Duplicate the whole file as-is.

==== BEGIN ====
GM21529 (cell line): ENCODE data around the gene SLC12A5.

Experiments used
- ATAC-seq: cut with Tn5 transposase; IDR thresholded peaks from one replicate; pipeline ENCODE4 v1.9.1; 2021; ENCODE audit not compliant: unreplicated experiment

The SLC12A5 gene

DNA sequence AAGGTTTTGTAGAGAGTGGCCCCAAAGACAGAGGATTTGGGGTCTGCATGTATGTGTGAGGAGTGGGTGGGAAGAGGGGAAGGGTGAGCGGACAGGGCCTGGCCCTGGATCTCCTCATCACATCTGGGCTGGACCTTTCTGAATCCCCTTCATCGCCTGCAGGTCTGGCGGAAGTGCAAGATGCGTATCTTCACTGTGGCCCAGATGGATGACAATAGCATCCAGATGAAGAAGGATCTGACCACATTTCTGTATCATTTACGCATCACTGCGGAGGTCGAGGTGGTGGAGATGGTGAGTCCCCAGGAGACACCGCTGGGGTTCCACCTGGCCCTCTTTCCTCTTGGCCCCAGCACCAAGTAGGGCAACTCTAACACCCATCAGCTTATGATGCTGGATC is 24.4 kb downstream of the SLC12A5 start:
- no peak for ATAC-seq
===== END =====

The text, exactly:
GM21529 (cell line): ENCODE data around the gene SLC12A5.

Experiments used
- ATAC-seq: cut with Tn5 transposase; IDR thresholded peaks from one replicate; pipeline ENCODE4 v1.9.1; 2021; ENCODE audit not compliant: unreplicated experiment

The SLC12A5 gene

DNA sequence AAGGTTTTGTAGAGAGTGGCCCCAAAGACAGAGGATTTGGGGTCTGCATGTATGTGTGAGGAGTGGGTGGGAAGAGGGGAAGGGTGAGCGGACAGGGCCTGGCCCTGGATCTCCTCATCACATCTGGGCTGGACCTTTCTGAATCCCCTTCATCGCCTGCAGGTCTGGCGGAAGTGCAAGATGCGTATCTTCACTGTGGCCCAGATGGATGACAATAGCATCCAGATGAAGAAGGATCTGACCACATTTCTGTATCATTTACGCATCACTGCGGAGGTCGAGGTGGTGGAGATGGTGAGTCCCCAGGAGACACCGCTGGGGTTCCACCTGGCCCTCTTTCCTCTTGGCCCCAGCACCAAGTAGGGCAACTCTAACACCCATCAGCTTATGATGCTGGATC is 24.4 kb downstream of the SLC12A5 start:
- no peak for ATAC-seq